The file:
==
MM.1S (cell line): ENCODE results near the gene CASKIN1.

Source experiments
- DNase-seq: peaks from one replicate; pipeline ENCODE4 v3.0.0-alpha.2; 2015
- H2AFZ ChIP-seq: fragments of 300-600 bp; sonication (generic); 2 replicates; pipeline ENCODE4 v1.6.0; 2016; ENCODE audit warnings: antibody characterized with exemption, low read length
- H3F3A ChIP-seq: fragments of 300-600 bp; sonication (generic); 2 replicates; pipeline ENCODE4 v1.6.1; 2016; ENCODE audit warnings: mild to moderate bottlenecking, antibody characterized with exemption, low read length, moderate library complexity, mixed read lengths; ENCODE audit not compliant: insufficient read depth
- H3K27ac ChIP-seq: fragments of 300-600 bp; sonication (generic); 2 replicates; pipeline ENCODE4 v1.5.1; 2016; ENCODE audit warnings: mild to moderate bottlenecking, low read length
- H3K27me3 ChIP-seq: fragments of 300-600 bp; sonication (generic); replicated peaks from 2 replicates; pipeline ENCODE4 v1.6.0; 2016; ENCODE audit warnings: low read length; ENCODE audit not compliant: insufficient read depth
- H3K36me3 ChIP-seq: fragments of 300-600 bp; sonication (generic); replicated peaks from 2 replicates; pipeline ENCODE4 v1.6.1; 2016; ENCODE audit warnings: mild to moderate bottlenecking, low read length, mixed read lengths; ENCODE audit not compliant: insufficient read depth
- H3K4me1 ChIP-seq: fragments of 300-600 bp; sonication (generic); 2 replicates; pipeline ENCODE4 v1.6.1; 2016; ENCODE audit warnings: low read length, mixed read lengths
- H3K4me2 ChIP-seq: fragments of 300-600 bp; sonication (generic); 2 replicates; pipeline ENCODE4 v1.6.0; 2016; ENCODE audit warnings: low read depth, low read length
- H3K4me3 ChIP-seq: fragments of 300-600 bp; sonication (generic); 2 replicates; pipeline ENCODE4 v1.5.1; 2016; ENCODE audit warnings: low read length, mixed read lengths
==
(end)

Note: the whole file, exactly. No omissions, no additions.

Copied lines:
MM.1S (cell line): ENCODE results near the gene CASKIN1.

Source experiments
- DNase-seq: peaks from one replicate; pipeline ENCODE4 v3.0.0-alpha.2; 2015
- H2AFZ ChIP-seq: fragments of 300-600 bp; sonication (generic); 2 replicates; pipeline ENCODE4 v1.6.0; 2016; ENCODE audit warnings: antibody characterized with exemption, low read length
- H3F3A ChIP-seq: fragments of 300-600 bp; sonication (generic); 2 replicates; pipeline ENCODE4 v1.6.1; 2016; ENCODE audit warnings: mild to moderate bottlenecking, antibody characterized with exemption, low read length, moderate library complexity, mixed read lengths; ENCODE audit not compliant: insufficient read depth
- H3K27ac ChIP-seq: fragments of 300-600 bp; sonication (generic); 2 replicates; pipeline ENCODE4 v1.5.1; 2016; ENCODE audit warnings: mild to moderate bottlenecking, low read length
- H3K27me3 ChIP-seq: fragments of 300-600 bp; sonication (generic); replicated peaks from 2 replicates; pipeline ENCODE4 v1.6.0; 2016; ENCODE audit warnings: low read length; ENCODE audit not compliant: insufficient read depth
- H3K36me3 ChIP-seq: fragments of 300-600 bp; sonication (generic); replicated peaks from 2 replicates; pipeline ENCODE4 v1.6.1; 2016; ENCODE audit warnings: mild to moderate bottlenecking, low read length, mixed read lengths; ENCODE audit not compliant: insufficient read depth
- H3K4me1 ChIP-seq: fragments of 300-600 bp; sonication (generic); 2 replicates; pipeline ENCODE4 v1.6.1; 2016; ENCODE audit warnings: low read length, mixed read lengths
- H3K4me2 ChIP-seq: fragments of 300-600 bp; sonication (generic); 2 replicates; pipeline ENCODE4 v1.6.0; 2016; ENCODE audit warnings: low read depth, low read length
- H3K4me3 ChIP-seq: fragments of 300-600 bp; sonication (generic); 2 replicates; pipeline ENCODE4 v1.5.1; 2016; ENCODE audit warnings: low read length, mixed read lengths